FIG. 14 is an illustration of a cross section of the present invention using a semiconductor process which illustrates a trenched capacitor formed by an under layer conductor 125, dielectric layer 133 and covering conductive layer 127 where its source or drain is connected to the conductor 124 and the other terminal of Transfergate 13 is connected to conductor layer 21, and the source or drain of Transfergate 14 is connected to conductor layer 126, where the other terminal of Transfergate 14 is connected to conductive layer 29 on the epitaxied layer 211 on the silicon single crystal wafer 212.
FIG. 15a is a top view of a semiconductor device layout diagram showing the realized structure of FIG. 9 with the stacked capacitor, comprising an under layer conductor 18, insulator 19 and covering conductor 20 and one set of noise Canceled Transfergates, comprising of n-channel MOS FET 150 and p-channel MOS FET 100 and an other set of noise canceled Transfergates, comprising n-channel MOS FET 250 and p-channel MOS FET 200; Bit-lines 11 and 27; Word-lines 301 and 302.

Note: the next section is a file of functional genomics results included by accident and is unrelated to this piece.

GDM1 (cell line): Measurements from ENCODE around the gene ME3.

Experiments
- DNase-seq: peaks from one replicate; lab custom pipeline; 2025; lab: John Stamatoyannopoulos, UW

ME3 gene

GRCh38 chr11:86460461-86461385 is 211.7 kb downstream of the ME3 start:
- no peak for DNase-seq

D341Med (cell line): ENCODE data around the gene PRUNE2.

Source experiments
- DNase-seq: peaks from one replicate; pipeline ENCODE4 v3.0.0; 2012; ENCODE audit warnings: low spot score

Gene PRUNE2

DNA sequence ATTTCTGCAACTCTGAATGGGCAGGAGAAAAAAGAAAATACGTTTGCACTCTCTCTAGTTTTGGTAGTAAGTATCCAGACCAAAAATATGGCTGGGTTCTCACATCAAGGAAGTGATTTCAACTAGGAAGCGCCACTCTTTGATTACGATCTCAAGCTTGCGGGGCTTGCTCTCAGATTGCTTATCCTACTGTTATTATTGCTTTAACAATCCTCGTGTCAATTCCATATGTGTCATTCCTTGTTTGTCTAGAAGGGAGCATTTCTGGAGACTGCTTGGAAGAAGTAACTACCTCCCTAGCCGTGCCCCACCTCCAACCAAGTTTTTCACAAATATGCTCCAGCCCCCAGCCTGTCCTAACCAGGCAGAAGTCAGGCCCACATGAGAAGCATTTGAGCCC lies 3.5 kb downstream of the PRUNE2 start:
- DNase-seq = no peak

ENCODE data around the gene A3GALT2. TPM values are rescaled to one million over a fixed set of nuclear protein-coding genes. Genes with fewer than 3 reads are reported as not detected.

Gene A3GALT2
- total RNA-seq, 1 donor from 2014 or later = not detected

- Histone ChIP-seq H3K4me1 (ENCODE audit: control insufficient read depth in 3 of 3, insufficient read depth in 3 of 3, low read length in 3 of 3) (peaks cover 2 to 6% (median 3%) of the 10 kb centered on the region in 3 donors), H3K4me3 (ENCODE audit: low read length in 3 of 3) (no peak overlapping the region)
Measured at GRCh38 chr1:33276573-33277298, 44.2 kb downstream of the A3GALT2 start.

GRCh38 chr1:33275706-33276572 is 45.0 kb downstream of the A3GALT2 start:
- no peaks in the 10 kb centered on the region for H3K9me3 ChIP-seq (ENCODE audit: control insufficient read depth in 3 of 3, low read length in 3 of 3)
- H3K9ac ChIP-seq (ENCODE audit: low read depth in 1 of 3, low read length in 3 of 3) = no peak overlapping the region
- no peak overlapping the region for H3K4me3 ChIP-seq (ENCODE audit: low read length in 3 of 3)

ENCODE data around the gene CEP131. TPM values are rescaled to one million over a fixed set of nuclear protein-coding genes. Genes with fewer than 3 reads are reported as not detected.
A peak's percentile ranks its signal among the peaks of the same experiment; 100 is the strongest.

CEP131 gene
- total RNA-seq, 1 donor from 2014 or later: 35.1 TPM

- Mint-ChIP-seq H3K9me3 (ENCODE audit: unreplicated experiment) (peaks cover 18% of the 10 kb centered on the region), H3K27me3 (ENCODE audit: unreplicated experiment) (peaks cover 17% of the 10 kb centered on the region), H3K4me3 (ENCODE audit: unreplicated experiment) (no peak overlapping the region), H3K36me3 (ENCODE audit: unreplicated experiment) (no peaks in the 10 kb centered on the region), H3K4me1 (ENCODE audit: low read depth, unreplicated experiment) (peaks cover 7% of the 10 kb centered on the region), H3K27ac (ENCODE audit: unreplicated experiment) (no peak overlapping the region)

FIG. 15b shows the side view or cross section of FIG. 16 which illustrates a stacked capacitor formed by the under layer conductor 125, dielectric layer 133 and covering conductive layer 127 where its source or drain is connected to the conductor 127 and the other terminal of Transfergate 13 is connected to conductor layer 11, and the source or drain of the other Transfergate 14 is connected to the conductor layer 126, where the other terminal of Transfergate 25 is connected the to conductive layer 127 on the epitaxied layer 28 on the silicon single crystal wafer 29.